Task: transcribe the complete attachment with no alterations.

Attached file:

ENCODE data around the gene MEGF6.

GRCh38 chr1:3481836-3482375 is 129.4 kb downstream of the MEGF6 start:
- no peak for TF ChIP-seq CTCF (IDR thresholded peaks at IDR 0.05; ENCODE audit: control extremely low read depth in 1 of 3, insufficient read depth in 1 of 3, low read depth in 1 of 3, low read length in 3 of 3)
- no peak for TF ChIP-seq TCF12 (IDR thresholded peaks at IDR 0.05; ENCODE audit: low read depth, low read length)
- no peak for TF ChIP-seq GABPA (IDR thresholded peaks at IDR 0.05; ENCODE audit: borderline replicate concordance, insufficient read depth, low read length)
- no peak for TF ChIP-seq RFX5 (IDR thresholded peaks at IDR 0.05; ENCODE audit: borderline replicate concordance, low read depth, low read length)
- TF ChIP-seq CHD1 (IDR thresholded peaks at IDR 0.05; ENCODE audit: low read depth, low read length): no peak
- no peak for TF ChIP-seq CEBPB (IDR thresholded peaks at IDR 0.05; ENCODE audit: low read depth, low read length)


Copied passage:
ENCODE data around the gene MEGF6.

GRCh38 chr1:3481836-3482375 is 129.4 kb downstream of the MEGF6 start:
- no peak for TF ChIP-seq CTCF (IDR thresholded peaks at IDR 0.05; ENCODE audit: control extremely low read depth in 1 of 3, insufficient read depth in 1 of 3, low read depth in 1 of 3, low read length in 3 of 3)
- no peak for TF ChIP-seq TCF12 (IDR thresholded peaks at IDR 0.05; ENCODE audit: low read depth, low read length)
- no peak for TF ChIP-seq GABPA (IDR thresholded peaks at IDR 0.05; ENCODE audit: borderline replicate concordance, insufficient read depth, low read length)
- no peak for TF ChIP-seq RFX5 (IDR thresholded peaks at IDR 0.05; ENCODE audit: borderline replicate concordance, low read depth, low read length)
- TF ChIP-seq CHD1 (IDR thresholded peaks at IDR 0.05; ENCODE audit: low read depth, low read length): no peak
- no peak for TF ChIP-seq CEBPB (IDR thresholded peaks at IDR 0.05; ENCODE audit: low read depth, low read length)